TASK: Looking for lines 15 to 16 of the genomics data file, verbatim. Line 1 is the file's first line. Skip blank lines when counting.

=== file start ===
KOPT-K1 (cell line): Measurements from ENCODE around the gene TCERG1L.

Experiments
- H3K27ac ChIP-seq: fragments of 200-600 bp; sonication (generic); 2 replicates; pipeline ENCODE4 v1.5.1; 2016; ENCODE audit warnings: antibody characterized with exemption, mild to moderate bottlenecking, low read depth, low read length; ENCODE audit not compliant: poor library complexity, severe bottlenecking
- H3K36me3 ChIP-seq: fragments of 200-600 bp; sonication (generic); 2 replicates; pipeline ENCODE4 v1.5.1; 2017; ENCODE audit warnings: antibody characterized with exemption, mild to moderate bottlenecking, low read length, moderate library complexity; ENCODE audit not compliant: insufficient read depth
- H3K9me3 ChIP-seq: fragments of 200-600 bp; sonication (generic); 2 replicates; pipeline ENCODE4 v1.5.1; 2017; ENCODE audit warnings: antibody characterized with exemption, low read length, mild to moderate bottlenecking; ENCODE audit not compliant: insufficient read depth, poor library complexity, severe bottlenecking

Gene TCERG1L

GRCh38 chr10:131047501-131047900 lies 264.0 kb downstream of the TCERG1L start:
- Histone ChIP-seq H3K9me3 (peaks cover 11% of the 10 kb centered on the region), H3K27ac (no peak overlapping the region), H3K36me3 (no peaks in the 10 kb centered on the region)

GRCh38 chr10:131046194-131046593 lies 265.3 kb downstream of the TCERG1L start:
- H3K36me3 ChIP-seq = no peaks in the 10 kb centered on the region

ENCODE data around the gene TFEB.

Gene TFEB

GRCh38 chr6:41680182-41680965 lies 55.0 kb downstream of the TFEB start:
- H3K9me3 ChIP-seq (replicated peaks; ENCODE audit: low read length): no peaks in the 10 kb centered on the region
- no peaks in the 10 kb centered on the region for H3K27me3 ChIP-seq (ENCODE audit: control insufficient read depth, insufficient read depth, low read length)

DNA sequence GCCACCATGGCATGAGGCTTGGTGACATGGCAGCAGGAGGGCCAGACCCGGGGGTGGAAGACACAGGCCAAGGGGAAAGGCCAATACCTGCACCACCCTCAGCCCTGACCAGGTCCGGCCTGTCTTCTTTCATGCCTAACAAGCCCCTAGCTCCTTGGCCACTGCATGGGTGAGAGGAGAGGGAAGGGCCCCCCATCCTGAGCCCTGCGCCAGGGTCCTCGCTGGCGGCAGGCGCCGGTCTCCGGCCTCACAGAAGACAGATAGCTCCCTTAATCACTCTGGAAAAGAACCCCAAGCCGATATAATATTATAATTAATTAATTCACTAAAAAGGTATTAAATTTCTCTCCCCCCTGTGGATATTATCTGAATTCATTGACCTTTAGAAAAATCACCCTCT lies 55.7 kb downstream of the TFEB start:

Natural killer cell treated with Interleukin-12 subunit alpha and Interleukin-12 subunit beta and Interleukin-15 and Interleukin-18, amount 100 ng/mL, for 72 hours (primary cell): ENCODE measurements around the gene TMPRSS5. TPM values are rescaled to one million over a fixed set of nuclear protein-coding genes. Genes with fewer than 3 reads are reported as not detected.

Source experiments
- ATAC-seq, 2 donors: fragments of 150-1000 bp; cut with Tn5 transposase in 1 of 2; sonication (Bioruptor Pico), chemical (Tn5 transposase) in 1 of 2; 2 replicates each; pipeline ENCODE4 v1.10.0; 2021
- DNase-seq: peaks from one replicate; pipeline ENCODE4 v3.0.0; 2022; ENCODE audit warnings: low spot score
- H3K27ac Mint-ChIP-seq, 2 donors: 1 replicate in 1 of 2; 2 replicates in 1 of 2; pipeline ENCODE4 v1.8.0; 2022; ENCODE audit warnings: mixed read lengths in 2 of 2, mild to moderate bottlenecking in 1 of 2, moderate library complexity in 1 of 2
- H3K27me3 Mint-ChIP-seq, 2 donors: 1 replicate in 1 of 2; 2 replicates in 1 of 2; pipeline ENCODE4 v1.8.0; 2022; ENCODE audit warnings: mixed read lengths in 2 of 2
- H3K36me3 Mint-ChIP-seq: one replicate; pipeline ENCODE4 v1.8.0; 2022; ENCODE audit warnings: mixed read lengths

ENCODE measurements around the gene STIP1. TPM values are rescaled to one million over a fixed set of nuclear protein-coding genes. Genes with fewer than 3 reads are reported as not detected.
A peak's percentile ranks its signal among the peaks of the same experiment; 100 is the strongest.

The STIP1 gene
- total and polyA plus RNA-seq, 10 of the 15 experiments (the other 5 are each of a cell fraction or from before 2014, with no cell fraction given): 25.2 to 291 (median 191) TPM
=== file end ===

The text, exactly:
- no peaks in the 10 kb centered on the region for H3K27me3 ChIP-seq (ENCODE audit: control insufficient read depth, insufficient read depth, low read length)

DNA sequence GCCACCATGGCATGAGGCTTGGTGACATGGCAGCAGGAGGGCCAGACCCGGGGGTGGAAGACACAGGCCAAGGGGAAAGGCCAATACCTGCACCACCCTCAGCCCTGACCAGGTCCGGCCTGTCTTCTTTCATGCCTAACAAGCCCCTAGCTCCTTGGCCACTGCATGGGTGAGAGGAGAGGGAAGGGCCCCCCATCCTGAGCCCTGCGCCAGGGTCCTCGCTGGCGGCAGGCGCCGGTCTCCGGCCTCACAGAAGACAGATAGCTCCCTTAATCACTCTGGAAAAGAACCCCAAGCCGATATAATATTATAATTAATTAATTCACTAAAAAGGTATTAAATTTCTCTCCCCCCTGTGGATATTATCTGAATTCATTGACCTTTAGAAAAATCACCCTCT lies 55.7 kb downstream of the TFEB start: